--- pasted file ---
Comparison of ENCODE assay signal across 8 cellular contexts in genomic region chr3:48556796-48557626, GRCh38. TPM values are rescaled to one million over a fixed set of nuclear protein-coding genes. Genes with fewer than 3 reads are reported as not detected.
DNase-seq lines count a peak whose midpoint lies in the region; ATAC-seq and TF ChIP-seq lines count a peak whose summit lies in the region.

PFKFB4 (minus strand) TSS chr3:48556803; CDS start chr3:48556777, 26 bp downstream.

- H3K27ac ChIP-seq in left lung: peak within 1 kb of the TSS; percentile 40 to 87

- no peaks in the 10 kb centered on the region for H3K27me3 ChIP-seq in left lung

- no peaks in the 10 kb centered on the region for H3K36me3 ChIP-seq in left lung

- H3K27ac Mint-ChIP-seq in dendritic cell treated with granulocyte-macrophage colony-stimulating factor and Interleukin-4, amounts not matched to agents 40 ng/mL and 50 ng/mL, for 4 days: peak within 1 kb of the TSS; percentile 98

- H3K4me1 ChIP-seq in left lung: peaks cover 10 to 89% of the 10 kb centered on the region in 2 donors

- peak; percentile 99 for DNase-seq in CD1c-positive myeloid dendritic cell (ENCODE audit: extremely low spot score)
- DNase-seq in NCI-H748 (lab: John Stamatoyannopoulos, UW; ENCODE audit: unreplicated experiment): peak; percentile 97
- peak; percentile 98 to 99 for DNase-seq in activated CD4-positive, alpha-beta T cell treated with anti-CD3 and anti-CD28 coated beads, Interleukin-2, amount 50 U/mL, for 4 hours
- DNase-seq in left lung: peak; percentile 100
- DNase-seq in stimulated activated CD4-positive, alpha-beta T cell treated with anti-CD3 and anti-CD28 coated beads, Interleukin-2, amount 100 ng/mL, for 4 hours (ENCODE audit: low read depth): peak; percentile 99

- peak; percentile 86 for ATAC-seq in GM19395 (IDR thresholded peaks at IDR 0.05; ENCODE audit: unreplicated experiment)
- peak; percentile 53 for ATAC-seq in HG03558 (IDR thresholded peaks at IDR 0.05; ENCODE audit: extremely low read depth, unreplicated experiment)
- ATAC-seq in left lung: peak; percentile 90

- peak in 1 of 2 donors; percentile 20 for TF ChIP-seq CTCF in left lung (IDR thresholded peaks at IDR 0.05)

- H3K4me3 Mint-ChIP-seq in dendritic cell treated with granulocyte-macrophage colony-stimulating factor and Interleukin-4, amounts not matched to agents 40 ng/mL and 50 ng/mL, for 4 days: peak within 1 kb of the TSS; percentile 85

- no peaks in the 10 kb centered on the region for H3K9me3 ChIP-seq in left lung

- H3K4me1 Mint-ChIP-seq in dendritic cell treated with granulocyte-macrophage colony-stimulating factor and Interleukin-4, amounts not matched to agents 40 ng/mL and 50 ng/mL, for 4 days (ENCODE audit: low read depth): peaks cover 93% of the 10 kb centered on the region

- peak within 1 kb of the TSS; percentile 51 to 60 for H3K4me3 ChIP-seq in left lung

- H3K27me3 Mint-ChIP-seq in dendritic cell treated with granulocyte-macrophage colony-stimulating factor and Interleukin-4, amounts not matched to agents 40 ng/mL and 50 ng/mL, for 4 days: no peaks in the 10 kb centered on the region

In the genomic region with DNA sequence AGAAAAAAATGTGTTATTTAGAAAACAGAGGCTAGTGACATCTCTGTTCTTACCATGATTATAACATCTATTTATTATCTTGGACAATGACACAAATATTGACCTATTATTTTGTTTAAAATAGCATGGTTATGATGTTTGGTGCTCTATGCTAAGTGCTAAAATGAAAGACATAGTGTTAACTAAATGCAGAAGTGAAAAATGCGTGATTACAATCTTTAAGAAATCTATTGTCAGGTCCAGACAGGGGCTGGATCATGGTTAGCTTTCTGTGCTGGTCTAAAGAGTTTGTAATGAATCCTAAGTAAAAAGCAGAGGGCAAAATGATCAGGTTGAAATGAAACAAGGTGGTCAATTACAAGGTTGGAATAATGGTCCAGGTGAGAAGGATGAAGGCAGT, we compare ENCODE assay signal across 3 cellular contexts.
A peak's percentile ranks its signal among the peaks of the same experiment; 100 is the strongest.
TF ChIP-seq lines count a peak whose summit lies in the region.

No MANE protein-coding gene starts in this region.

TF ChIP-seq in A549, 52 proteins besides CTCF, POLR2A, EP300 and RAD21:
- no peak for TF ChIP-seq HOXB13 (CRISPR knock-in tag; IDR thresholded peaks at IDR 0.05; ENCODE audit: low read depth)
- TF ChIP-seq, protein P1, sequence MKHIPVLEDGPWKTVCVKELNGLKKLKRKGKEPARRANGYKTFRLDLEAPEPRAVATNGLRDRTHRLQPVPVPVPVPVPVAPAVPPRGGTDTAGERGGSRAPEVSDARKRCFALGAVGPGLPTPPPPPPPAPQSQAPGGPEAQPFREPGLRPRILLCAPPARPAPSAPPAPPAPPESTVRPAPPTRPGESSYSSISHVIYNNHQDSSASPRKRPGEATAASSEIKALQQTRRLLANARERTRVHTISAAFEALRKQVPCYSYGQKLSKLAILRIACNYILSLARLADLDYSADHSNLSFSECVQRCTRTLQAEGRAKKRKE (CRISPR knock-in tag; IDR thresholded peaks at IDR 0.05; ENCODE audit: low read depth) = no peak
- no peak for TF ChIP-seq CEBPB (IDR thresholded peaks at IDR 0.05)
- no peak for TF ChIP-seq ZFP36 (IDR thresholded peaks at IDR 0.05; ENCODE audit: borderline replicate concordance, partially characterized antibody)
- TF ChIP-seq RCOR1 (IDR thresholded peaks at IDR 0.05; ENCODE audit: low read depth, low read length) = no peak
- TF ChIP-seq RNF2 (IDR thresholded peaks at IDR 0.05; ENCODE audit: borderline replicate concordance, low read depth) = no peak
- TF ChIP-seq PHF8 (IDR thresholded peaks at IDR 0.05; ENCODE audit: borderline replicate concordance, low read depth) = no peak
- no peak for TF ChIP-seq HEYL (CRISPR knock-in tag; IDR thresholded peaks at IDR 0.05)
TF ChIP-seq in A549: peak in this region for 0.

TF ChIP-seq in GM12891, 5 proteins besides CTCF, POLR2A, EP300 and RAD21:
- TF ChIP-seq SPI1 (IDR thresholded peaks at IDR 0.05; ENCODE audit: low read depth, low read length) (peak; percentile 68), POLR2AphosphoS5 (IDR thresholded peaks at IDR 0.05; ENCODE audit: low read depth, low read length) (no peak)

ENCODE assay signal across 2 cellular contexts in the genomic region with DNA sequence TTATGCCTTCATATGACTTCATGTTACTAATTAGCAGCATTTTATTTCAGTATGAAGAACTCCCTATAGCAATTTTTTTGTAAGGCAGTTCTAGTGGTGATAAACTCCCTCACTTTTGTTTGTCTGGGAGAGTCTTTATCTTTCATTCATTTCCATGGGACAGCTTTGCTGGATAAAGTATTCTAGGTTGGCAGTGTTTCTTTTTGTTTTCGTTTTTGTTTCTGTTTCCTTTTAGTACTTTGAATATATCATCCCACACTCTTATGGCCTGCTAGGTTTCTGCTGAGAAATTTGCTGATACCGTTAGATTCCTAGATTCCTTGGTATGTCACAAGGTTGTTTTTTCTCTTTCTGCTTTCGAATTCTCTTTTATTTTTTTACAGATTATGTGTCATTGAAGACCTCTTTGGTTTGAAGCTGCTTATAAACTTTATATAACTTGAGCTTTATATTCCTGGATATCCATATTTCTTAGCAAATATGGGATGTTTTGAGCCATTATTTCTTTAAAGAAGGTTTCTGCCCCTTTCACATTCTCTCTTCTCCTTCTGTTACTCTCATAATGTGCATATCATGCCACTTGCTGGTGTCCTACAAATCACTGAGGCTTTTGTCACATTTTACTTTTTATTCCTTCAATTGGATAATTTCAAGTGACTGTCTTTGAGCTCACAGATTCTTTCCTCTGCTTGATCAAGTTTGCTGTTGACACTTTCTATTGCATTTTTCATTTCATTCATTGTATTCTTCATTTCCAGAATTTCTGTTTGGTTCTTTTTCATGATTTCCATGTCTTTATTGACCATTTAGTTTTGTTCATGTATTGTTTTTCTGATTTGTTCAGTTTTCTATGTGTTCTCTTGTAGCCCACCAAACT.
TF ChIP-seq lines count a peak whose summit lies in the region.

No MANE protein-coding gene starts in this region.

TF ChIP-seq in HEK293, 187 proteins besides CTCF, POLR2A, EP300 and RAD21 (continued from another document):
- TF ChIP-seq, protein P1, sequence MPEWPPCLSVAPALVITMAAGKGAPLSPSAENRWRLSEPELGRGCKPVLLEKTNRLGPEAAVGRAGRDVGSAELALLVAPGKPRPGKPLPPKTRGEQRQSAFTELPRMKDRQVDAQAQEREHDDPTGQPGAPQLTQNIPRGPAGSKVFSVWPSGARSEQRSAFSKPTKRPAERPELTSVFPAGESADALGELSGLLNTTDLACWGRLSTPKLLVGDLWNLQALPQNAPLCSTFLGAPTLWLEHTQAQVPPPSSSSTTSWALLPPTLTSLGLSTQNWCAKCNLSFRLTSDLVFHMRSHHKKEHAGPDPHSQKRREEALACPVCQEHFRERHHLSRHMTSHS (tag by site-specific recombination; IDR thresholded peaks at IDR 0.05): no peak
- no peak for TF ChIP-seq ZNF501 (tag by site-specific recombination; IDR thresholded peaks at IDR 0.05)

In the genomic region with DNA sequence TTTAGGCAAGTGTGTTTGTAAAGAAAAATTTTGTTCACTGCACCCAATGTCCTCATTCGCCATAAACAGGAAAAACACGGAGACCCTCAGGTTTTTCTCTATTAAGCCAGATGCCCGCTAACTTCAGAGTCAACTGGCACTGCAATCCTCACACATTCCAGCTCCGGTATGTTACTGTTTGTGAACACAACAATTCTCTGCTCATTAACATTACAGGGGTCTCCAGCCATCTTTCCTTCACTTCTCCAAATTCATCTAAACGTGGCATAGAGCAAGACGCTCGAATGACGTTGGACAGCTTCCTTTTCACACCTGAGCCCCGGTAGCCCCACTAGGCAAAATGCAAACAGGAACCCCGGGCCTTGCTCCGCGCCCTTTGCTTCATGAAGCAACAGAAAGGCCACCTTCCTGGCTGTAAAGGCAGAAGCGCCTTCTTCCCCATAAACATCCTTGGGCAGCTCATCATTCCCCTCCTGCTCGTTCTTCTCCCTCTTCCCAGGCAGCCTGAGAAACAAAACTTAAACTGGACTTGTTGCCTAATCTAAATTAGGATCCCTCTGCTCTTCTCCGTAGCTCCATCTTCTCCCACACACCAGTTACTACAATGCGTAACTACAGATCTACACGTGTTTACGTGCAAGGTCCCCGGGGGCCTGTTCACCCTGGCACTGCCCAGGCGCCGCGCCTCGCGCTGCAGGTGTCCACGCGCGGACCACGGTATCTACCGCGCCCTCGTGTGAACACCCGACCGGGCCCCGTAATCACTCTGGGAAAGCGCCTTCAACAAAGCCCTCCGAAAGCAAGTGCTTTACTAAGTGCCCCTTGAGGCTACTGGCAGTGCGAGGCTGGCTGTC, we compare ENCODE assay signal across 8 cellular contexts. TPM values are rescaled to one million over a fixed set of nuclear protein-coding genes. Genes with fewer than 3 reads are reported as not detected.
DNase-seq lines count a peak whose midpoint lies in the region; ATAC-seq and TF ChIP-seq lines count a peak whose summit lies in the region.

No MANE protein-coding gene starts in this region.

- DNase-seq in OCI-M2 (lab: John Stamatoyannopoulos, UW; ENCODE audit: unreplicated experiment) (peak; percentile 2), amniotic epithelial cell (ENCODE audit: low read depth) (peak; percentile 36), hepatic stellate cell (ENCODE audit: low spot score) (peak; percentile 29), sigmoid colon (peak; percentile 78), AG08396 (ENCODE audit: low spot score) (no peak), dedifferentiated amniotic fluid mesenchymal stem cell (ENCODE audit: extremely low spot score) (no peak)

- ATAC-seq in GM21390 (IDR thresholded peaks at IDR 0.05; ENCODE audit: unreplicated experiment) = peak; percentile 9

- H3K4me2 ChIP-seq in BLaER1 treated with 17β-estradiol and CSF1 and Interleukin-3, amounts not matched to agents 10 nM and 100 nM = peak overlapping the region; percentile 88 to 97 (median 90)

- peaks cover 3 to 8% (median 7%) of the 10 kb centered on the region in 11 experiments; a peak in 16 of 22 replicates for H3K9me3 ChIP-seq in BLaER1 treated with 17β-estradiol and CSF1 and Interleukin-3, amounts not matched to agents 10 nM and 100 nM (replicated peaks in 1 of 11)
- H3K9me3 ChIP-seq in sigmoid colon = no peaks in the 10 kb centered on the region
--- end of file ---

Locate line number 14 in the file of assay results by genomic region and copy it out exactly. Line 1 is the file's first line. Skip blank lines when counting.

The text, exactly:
- peak; percentile 86 for ATAC-seq in GM19395 (IDR thresholded peaks at IDR 0.05; ENCODE audit: unreplicated experiment)